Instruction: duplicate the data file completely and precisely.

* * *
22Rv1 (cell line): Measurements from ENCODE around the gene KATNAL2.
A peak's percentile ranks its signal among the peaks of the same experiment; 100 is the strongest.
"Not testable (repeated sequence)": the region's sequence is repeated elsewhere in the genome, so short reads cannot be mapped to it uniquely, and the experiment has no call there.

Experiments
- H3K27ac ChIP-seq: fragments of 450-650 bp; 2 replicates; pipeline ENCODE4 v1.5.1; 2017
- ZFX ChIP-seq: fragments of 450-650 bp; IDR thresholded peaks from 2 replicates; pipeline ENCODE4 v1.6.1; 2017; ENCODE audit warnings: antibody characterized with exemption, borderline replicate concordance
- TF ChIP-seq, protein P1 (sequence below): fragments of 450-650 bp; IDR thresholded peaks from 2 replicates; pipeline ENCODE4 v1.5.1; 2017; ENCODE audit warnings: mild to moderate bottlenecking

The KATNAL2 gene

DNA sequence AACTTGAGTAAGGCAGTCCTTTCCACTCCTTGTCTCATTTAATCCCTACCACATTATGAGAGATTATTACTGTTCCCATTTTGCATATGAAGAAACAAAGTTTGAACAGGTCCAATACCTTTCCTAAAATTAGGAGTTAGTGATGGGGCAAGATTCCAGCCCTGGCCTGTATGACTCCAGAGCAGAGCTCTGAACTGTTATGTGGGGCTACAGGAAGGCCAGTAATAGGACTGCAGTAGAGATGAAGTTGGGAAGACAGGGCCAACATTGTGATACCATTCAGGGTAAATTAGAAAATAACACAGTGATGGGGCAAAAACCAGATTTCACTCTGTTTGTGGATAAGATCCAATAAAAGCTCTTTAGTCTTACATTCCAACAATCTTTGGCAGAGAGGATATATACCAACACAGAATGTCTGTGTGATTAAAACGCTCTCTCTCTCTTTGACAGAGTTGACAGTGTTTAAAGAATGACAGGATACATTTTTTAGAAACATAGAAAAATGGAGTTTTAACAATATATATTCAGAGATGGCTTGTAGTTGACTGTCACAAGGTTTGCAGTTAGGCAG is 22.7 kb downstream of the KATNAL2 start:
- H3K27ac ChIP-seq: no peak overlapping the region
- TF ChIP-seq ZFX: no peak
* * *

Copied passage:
22Rv1 (cell line): Measurements from ENCODE around the gene KATNAL2.
A peak's percentile ranks its signal among the peaks of the same experiment; 100 is the strongest.
"Not testable (repeated sequence)": the region's sequence is repeated elsewhere in the genome, so short reads cannot be mapped to it uniquely, and the experiment has no call there.

Experiments
- H3K27ac ChIP-seq: fragments of 450-650 bp; 2 replicates; pipeline ENCODE4 v1.5.1; 2017
- ZFX ChIP-seq: fragments of 450-650 bp; IDR thresholded peaks from 2 replicates; pipeline ENCODE4 v1.6.1; 2017; ENCODE audit warnings: antibody characterized with exemption, borderline replicate concordance
- TF ChIP-seq, protein P1 (sequence below): fragments of 450-650 bp; IDR thresholded peaks from 2 replicates; pipeline ENCODE4 v1.5.1; 2017; ENCODE audit warnings: mild to moderate bottlenecking

The KATNAL2 gene

DNA sequence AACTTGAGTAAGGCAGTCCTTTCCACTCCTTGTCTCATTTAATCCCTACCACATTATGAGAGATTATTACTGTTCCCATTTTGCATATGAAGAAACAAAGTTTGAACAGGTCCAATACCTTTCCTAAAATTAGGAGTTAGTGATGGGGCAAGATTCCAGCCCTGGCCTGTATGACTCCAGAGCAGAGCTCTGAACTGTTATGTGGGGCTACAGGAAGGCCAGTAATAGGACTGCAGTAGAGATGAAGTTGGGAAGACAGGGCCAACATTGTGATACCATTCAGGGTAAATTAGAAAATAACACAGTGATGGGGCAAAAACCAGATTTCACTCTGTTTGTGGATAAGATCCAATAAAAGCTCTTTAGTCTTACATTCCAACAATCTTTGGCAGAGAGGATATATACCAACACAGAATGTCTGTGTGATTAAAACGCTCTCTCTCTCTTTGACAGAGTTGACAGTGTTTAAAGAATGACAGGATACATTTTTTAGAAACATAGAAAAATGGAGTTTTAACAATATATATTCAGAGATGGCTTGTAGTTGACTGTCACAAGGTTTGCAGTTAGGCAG is 22.7 kb downstream of the KATNAL2 start:
- H3K27ac ChIP-seq: no peak overlapping the region
- TF ChIP-seq ZFX: no peak